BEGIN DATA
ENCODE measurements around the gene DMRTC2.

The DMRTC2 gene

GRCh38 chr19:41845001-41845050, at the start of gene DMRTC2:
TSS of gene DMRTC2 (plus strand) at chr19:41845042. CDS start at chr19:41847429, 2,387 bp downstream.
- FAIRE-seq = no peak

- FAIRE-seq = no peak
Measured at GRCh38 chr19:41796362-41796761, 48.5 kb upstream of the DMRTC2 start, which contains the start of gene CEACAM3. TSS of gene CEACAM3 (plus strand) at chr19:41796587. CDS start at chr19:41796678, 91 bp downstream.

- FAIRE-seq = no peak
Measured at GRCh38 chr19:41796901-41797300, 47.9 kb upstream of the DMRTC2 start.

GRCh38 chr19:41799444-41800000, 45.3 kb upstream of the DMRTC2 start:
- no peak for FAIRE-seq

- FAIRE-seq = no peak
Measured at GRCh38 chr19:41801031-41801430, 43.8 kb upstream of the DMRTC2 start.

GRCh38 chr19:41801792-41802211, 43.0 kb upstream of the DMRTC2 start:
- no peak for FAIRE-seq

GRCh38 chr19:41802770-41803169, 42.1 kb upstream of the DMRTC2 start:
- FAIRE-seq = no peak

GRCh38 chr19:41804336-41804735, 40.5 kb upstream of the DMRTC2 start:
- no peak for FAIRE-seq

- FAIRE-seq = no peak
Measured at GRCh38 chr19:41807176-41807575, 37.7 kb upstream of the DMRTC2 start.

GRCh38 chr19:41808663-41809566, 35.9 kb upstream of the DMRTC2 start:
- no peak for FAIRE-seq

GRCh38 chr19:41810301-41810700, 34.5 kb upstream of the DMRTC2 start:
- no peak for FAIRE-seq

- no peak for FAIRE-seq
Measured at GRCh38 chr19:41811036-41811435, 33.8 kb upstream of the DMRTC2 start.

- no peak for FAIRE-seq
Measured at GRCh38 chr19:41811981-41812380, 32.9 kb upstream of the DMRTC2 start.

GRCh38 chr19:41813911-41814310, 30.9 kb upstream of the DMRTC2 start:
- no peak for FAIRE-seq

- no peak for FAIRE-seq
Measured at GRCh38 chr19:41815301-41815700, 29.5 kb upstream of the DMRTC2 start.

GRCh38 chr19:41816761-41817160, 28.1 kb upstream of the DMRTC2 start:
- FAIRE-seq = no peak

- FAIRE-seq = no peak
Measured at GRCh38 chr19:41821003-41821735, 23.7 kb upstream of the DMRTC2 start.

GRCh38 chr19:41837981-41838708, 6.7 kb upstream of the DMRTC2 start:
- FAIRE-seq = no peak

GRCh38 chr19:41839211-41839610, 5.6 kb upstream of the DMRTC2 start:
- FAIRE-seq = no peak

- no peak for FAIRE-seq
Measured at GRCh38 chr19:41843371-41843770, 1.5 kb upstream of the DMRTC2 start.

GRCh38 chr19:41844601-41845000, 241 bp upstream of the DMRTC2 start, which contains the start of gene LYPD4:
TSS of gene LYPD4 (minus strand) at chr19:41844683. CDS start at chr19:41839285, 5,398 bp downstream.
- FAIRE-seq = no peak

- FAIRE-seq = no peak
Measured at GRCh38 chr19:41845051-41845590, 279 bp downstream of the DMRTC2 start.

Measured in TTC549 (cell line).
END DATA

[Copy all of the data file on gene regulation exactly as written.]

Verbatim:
ENCODE measurements around the gene DMRTC2.

The DMRTC2 gene

GRCh38 chr19:41845001-41845050, at the start of gene DMRTC2:
TSS of gene DMRTC2 (plus strand) at chr19:41845042. CDS start at chr19:41847429, 2,387 bp downstream.
- FAIRE-seq = no peak

- FAIRE-seq = no peak
Measured at GRCh38 chr19:41796362-41796761, 48.5 kb upstream of the DMRTC2 start, which contains the start of gene CEACAM3. TSS of gene CEACAM3 (plus strand) at chr19:41796587. CDS start at chr19:41796678, 91 bp downstream.

- FAIRE-seq = no peak
Measured at GRCh38 chr19:41796901-41797300, 47.9 kb upstream of the DMRTC2 start.

GRCh38 chr19:41799444-41800000, 45.3 kb upstream of the DMRTC2 start:
- no peak for FAIRE-seq

- FAIRE-seq = no peak
Measured at GRCh38 chr19:41801031-41801430, 43.8 kb upstream of the DMRTC2 start.

GRCh38 chr19:41801792-41802211, 43.0 kb upstream of the DMRTC2 start:
- no peak for FAIRE-seq

GRCh38 chr19:41802770-41803169, 42.1 kb upstream of the DMRTC2 start:
- FAIRE-seq = no peak

GRCh38 chr19:41804336-41804735, 40.5 kb upstream of the DMRTC2 start:
- no peak for FAIRE-seq

- FAIRE-seq = no peak
Measured at GRCh38 chr19:41807176-41807575, 37.7 kb upstream of the DMRTC2 start.

GRCh38 chr19:41808663-41809566, 35.9 kb upstream of the DMRTC2 start:
- no peak for FAIRE-seq

GRCh38 chr19:41810301-41810700, 34.5 kb upstream of the DMRTC2 start:
- no peak for FAIRE-seq

- no peak for FAIRE-seq
Measured at GRCh38 chr19:41811036-41811435, 33.8 kb upstream of the DMRTC2 start.

- no peak for FAIRE-seq
Measured at GRCh38 chr19:41811981-41812380, 32.9 kb upstream of the DMRTC2 start.

GRCh38 chr19:41813911-41814310, 30.9 kb upstream of the DMRTC2 start:
- no peak for FAIRE-seq

- no peak for FAIRE-seq
Measured at GRCh38 chr19:41815301-41815700, 29.5 kb upstream of the DMRTC2 start.

GRCh38 chr19:41816761-41817160, 28.1 kb upstream of the DMRTC2 start:
- FAIRE-seq = no peak

- FAIRE-seq = no peak
Measured at GRCh38 chr19:41821003-41821735, 23.7 kb upstream of the DMRTC2 start.

GRCh38 chr19:41837981-41838708, 6.7 kb upstream of the DMRTC2 start:
- FAIRE-seq = no peak

GRCh38 chr19:41839211-41839610, 5.6 kb upstream of the DMRTC2 start:
- FAIRE-seq = no peak

- no peak for FAIRE-seq
Measured at GRCh38 chr19:41843371-41843770, 1.5 kb upstream of the DMRTC2 start.

GRCh38 chr19:41844601-41845000, 241 bp upstream of the DMRTC2 start, which contains the start of gene LYPD4:
TSS of gene LYPD4 (minus strand) at chr19:41844683. CDS start at chr19:41839285, 5,398 bp downstream.
- FAIRE-seq = no peak

- FAIRE-seq = no peak
Measured at GRCh38 chr19:41845051-41845590, 279 bp downstream of the DMRTC2 start.

Measured in TTC549 (cell line).